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By that foul rheum thy false eye wears ?
• This woman,' sayst thou, ‘is a sinner!'
And sat there none such at thy dinner?
Go, leper, go! wash till thy flesh
Comes like a child's, spotless and fresh;
He is still leprous that still paints :
Who saint themselves, they are no saints.

a

THE RAINBOW, Still young and fine! but what is still in view We slight as old and soiled, though fresh and new. How bright wert thou, when Shem's admiring eye Thy burnished, flaming arch did first descry! When: Terah, Nahor, Haran, Abram, Lot, The youthful world's gray fathers in one knot, Did with intentive looks watch every hour For thy new light, and trembled at each shower! When thou dost shine, darkness looks white and fair, Forms turn to music, clouds to smiles and air: Rain gently spends his honey-drops, and pours Balm on the cleft earth, milk on grass and flowers. Bright pledge of peace and sunshine! the sure tie Of thy Lord's hand, the object of his eye! When I behold thee, though my light be dim, Distant, and low, I can in thine see him, Who looks upon thee from his glorious throne, And minds the covenant 'twixt all and one. O foul, deceitful men! my God doth keep His promise still, but we break ours and sleep. After the fall the first sin was in blood, And drunkenness quickly did succeed the flood; But since Christ died, as if we did devise To lose him too, as well as paradise,)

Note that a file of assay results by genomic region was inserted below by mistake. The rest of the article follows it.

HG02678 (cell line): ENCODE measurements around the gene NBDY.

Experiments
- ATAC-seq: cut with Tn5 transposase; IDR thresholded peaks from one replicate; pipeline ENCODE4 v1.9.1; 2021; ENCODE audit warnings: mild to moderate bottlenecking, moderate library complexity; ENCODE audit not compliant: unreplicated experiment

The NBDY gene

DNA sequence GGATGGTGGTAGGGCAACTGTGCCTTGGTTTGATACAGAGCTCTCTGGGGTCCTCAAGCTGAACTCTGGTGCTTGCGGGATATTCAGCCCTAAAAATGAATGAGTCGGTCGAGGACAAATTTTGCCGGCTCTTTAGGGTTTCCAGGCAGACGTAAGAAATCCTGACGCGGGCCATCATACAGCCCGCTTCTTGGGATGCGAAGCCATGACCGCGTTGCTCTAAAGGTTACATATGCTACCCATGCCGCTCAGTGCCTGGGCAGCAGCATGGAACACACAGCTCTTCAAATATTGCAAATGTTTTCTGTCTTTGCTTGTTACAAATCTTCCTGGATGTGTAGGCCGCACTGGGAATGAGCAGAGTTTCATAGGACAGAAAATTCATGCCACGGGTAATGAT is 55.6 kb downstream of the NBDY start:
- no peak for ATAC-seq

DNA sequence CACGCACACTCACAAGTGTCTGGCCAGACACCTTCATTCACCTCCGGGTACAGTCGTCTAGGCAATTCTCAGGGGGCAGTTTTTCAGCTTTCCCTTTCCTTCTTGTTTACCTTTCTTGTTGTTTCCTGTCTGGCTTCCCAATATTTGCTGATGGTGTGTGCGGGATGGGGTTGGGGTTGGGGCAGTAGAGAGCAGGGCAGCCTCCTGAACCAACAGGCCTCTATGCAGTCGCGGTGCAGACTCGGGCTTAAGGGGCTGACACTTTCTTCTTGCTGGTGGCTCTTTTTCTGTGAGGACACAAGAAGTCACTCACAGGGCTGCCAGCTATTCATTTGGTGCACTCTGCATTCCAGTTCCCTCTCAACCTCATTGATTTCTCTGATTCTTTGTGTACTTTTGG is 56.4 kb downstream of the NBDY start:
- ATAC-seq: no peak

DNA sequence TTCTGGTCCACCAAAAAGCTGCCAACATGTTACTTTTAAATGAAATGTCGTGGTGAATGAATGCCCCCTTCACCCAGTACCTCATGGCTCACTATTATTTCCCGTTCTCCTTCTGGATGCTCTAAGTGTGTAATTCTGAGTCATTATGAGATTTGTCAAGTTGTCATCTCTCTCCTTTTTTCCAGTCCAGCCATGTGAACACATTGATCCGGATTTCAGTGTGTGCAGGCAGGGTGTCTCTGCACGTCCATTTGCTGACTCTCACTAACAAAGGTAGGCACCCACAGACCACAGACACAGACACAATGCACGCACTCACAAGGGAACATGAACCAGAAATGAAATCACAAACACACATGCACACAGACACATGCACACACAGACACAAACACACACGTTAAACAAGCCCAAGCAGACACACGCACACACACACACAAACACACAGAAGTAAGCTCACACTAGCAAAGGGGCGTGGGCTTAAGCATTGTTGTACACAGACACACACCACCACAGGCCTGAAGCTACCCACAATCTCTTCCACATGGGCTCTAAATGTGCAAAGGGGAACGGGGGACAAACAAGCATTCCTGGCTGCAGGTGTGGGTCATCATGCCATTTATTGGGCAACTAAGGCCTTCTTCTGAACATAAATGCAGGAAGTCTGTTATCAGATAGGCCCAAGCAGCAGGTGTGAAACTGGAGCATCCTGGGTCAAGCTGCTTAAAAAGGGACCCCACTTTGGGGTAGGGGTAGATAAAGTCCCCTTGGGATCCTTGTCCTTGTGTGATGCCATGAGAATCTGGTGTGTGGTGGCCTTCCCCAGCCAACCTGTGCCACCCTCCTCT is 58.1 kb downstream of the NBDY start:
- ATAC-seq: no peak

i Genesis ix. 16.

These two grand sins we join and act together,
Though blood and drunkenness make but foul, foul

weather.
Water, though both heaven's windows and the deep
Full forty days o'er the drowned world did weep,
Could not reform us, and blood in despite,
Yea, God's own blood, we tread upon and slight.

, So those bad daughters, which God saved from fire, While Sodom yet did smoke, lay with their sire. Then, peaceful, signal bow, but in a cloud Still lodged, where all thy unseen arrows shroud; I will on thee as on a comet look, A comet, the sad world's ill-boding book; Thy light as luctual and stained with woes I'll judge, where penal flames sit mixed and close. For though some think thou shin'st but to restrain Bold storms, and simply dost attend on rain; Yet I know well, and so our sins require, Thou dost but court cold rain, till rain turns fire.

THE SEED GROWING SECRETLY.

MARK IV. 26.

1 If this world's friends might see but once

What some poor man may often feel,
Glory and gold and crowns and thrones

They would soon quit, and learn to kneel. 2 My dew, my dew! my early love,

My soul's bright food, thy absence kills!
Hover not long, eternal Dove!

Life without thee is loose and spills. 3 Something I had, which long ago

Did learn to suck and sip and taste;

But now grown sickly, sad, and slow,

Doth fret and wrangle, pine and waste. 4 Oh, spread thy sacred wings, and shake

One living drop! one drop life keeps !
If pious griefs heaven's joys awake,

Oh, fill his bottle! thy child weeps! 5 Slowly and sadly doth he grow,

And soon as left shrinks back to ill;